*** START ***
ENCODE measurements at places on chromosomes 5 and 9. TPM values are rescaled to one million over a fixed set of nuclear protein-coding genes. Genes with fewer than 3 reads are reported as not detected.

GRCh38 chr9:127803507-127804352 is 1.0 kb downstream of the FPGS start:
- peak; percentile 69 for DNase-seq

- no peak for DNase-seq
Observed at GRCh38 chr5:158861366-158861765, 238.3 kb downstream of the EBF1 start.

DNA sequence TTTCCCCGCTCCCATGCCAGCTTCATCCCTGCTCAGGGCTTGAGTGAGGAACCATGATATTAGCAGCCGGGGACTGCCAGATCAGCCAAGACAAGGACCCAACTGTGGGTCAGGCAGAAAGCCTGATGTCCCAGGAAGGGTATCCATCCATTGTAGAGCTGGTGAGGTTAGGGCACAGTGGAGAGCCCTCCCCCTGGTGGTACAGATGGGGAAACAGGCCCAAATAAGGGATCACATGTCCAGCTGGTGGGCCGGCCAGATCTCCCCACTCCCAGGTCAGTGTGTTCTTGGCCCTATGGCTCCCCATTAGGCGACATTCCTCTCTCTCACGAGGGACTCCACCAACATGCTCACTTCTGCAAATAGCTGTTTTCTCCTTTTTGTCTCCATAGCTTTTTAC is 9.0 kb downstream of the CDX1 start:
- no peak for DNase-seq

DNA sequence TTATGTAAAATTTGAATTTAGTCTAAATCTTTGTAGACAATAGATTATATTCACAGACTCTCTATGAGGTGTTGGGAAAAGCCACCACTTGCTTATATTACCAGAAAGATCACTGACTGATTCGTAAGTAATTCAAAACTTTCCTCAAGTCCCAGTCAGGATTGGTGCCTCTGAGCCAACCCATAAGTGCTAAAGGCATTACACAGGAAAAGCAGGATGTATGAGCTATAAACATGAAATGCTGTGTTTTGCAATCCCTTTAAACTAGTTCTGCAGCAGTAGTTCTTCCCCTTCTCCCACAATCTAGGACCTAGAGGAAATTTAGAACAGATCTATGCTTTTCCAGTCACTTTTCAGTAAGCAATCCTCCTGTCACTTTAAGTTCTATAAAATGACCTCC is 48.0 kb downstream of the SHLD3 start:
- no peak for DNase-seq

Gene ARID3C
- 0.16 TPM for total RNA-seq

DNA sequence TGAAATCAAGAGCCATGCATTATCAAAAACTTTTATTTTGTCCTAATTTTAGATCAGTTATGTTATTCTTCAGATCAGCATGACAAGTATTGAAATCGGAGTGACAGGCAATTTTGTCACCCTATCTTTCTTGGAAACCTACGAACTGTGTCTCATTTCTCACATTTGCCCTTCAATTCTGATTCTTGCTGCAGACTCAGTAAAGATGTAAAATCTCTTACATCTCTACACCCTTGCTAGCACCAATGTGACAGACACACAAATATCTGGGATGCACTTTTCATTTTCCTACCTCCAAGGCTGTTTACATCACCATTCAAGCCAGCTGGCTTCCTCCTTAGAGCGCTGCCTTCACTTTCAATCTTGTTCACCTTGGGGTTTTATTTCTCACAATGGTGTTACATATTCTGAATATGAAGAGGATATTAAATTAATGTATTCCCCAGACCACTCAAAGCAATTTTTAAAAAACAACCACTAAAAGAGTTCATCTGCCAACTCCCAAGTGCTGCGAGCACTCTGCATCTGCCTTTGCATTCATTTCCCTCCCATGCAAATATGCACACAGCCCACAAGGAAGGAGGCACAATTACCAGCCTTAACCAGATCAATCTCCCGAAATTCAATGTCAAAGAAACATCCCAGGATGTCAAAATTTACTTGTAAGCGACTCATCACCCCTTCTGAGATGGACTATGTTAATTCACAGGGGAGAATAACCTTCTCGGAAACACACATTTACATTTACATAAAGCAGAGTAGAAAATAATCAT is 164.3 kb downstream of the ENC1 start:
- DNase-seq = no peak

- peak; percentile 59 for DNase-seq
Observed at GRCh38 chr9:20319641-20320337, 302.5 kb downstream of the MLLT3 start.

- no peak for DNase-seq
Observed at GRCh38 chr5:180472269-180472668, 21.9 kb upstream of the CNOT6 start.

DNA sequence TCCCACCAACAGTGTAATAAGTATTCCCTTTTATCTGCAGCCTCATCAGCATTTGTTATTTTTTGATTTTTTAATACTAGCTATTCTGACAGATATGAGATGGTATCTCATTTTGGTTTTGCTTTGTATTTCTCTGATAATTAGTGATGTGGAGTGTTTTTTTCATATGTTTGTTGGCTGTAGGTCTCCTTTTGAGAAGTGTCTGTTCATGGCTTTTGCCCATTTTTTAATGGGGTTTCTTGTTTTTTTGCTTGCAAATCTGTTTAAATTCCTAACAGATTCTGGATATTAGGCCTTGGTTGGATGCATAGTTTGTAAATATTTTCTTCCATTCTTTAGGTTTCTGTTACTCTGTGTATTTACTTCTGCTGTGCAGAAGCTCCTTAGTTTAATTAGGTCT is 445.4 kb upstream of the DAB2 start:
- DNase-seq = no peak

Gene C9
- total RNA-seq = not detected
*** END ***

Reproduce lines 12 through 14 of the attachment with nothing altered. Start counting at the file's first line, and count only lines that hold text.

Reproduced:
DNA sequence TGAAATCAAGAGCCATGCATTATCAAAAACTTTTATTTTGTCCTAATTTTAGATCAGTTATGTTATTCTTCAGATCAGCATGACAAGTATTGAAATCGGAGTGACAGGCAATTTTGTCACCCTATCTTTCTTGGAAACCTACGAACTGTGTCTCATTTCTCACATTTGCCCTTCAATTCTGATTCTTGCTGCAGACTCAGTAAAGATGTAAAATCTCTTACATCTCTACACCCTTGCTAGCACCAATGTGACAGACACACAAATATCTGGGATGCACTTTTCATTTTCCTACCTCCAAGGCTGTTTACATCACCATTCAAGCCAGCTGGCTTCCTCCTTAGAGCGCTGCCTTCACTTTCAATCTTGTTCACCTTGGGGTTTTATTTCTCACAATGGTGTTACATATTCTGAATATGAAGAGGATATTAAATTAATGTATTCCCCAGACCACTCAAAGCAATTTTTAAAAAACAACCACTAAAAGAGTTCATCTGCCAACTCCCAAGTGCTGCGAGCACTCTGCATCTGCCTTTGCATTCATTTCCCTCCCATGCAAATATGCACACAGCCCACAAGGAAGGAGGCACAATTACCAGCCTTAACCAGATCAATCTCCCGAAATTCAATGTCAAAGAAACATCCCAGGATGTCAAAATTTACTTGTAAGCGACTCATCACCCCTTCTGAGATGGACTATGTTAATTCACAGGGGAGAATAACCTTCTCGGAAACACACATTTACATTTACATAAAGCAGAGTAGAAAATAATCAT is 164.3 kb downstream of the ENC1 start:
- DNase-seq = no peak

- peak; percentile 59 for DNase-seq